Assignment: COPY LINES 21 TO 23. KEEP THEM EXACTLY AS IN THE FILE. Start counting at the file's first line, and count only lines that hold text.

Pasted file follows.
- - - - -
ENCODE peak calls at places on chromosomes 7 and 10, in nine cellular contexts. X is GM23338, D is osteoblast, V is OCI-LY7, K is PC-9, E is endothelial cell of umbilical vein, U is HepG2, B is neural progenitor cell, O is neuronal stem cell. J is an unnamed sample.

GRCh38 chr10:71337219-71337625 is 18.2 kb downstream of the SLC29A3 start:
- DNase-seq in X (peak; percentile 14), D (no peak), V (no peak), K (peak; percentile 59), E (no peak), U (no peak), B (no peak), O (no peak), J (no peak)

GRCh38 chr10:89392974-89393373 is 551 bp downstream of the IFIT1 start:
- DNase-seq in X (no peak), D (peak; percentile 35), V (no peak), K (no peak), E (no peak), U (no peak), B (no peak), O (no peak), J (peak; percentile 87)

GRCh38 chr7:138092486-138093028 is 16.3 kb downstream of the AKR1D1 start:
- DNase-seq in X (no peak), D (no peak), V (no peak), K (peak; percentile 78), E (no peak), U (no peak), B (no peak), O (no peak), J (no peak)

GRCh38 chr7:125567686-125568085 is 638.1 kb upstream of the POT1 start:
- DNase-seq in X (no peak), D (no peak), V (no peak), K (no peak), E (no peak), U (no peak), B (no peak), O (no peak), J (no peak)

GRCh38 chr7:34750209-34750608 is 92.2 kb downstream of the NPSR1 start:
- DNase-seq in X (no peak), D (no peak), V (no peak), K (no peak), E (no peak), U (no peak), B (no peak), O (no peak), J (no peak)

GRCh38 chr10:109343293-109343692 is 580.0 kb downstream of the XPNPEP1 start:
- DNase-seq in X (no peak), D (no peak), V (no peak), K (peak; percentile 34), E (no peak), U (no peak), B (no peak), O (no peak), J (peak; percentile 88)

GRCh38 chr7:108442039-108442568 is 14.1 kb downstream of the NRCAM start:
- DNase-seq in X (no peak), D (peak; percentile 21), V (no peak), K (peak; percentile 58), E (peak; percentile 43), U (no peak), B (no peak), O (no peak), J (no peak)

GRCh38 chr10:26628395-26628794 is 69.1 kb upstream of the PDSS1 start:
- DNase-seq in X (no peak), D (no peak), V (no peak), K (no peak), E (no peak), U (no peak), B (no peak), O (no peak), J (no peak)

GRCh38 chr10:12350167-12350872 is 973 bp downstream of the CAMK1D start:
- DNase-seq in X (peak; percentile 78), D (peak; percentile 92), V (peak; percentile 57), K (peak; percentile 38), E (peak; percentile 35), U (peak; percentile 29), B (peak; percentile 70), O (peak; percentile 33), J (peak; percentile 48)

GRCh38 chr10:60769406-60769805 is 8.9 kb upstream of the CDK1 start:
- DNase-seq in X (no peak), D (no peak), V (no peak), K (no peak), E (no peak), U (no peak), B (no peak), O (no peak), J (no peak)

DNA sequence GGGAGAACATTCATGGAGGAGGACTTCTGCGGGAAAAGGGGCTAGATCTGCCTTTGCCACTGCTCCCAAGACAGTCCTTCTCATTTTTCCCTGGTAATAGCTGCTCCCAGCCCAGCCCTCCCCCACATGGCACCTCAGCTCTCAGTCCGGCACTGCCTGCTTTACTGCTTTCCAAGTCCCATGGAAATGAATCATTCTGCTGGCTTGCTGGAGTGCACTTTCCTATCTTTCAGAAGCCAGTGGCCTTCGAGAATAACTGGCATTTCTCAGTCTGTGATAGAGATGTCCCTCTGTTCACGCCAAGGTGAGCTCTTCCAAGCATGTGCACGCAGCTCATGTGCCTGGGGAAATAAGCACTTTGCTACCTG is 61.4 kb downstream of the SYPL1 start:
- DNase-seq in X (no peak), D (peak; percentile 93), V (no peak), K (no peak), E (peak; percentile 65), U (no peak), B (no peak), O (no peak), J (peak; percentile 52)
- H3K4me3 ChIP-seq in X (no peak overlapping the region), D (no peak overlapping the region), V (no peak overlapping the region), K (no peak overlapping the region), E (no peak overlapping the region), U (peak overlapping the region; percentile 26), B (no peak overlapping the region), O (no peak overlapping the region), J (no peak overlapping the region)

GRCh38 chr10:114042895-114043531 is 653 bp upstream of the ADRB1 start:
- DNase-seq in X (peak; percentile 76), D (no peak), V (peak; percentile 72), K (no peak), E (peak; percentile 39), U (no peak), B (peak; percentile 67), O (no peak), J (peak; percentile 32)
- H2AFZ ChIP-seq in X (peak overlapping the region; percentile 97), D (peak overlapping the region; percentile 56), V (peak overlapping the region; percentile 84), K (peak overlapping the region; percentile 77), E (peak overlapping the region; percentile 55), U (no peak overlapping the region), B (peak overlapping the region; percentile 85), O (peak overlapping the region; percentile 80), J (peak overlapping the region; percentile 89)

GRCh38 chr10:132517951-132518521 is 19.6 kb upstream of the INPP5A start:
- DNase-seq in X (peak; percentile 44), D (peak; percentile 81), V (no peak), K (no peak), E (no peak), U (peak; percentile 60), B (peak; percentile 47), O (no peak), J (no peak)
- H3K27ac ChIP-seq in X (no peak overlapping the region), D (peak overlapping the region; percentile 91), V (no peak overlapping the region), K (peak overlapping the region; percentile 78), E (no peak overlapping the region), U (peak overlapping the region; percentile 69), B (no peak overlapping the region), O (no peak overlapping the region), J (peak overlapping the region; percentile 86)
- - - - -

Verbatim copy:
- DNase-seq in X (no peak), D (no peak), V (no peak), K (no peak), E (no peak), U (no peak), B (no peak), O (no peak), J (no peak)

DNA sequence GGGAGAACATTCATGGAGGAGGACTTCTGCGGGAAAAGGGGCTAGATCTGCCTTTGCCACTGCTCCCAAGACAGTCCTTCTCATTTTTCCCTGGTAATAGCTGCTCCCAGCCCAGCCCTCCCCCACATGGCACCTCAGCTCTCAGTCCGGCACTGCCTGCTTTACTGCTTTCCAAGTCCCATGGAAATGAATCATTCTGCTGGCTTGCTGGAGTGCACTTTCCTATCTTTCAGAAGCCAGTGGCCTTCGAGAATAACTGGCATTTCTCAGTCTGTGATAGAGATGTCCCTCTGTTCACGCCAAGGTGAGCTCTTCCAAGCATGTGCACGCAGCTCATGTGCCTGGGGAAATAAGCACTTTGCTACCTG is 61.4 kb downstream of the SYPL1 start:
- DNase-seq in X (no peak), D (peak; percentile 93), V (no peak), K (no peak), E (peak; percentile 65), U (no peak), B (no peak), O (no peak), J (peak; percentile 52)